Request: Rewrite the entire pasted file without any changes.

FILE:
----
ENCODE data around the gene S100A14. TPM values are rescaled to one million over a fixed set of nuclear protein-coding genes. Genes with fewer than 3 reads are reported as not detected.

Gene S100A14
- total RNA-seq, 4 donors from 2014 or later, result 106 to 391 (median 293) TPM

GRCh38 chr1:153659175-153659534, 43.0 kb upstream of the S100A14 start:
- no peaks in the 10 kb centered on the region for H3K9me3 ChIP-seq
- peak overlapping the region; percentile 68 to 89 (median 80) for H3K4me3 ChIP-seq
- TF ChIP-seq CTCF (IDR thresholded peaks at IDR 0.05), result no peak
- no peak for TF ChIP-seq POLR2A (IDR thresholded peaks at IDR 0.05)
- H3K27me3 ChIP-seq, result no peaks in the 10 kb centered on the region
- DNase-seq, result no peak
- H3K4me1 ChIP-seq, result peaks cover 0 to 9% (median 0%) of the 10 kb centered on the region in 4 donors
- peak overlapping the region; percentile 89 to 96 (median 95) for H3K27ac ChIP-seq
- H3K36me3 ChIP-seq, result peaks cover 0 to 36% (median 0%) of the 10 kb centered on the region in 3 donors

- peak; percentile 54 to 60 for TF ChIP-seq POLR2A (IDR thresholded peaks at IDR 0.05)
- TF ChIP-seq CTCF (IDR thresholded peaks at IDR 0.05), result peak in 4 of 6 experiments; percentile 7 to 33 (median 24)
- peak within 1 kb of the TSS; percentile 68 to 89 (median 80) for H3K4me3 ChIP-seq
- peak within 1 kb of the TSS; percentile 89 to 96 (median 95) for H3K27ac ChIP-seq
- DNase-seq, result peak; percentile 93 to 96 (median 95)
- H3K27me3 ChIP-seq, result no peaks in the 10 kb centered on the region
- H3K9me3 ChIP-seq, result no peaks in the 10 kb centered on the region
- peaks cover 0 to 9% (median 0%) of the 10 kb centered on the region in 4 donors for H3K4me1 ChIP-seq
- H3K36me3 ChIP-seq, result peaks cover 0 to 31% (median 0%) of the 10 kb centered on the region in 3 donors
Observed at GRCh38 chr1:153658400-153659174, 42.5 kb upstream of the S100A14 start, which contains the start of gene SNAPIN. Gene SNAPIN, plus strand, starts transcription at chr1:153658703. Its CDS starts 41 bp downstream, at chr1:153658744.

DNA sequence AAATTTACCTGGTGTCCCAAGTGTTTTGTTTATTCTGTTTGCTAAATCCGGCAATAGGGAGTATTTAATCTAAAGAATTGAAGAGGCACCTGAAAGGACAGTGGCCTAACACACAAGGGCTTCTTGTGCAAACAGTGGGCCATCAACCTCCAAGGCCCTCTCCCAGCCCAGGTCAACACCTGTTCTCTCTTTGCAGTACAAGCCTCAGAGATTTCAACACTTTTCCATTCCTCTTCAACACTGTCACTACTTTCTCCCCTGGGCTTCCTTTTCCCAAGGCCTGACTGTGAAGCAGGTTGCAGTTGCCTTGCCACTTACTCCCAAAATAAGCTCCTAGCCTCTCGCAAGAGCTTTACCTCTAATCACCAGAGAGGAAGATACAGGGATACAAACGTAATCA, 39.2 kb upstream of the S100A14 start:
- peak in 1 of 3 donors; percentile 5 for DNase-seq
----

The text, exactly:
ENCODE data around the gene S100A14. TPM values are rescaled to one million over a fixed set of nuclear protein-coding genes. Genes with fewer than 3 reads are reported as not detected.

Gene S100A14
- total RNA-seq, 4 donors from 2014 or later, result 106 to 391 (median 293) TPM

GRCh38 chr1:153659175-153659534, 43.0 kb upstream of the S100A14 start:
- no peaks in the 10 kb centered on the region for H3K9me3 ChIP-seq
- peak overlapping the region; percentile 68 to 89 (median 80) for H3K4me3 ChIP-seq
- TF ChIP-seq CTCF (IDR thresholded peaks at IDR 0.05), result no peak
- no peak for TF ChIP-seq POLR2A (IDR thresholded peaks at IDR 0.05)
- H3K27me3 ChIP-seq, result no peaks in the 10 kb centered on the region
- DNase-seq, result no peak
- H3K4me1 ChIP-seq, result peaks cover 0 to 9% (median 0%) of the 10 kb centered on the region in 4 donors
- peak overlapping the region; percentile 89 to 96 (median 95) for H3K27ac ChIP-seq
- H3K36me3 ChIP-seq, result peaks cover 0 to 36% (median 0%) of the 10 kb centered on the region in 3 donors

- peak; percentile 54 to 60 for TF ChIP-seq POLR2A (IDR thresholded peaks at IDR 0.05)
- TF ChIP-seq CTCF (IDR thresholded peaks at IDR 0.05), result peak in 4 of 6 experiments; percentile 7 to 33 (median 24)
- peak within 1 kb of the TSS; percentile 68 to 89 (median 80) for H3K4me3 ChIP-seq
- peak within 1 kb of the TSS; percentile 89 to 96 (median 95) for H3K27ac ChIP-seq
- DNase-seq, result peak; percentile 93 to 96 (median 95)
- H3K27me3 ChIP-seq, result no peaks in the 10 kb centered on the region
- H3K9me3 ChIP-seq, result no peaks in the 10 kb centered on the region
- peaks cover 0 to 9% (median 0%) of the 10 kb centered on the region in 4 donors for H3K4me1 ChIP-seq
- H3K36me3 ChIP-seq, result peaks cover 0 to 31% (median 0%) of the 10 kb centered on the region in 3 donors
Observed at GRCh38 chr1:153658400-153659174, 42.5 kb upstream of the S100A14 start, which contains the start of gene SNAPIN. Gene SNAPIN, plus strand, starts transcription at chr1:153658703. Its CDS starts 41 bp downstream, at chr1:153658744.

DNA sequence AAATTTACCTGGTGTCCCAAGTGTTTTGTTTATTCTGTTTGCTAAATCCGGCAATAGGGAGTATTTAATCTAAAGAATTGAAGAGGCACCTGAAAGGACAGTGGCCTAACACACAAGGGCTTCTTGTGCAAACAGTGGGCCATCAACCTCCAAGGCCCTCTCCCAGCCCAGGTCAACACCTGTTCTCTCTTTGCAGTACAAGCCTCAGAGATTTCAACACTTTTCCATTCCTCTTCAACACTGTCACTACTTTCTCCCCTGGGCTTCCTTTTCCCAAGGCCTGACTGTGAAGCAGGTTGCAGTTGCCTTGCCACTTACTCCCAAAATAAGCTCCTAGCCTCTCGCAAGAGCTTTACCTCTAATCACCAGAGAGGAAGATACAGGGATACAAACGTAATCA, 39.2 kb upstream of the S100A14 start:
- peak in 1 of 3 donors; percentile 5 for DNase-seq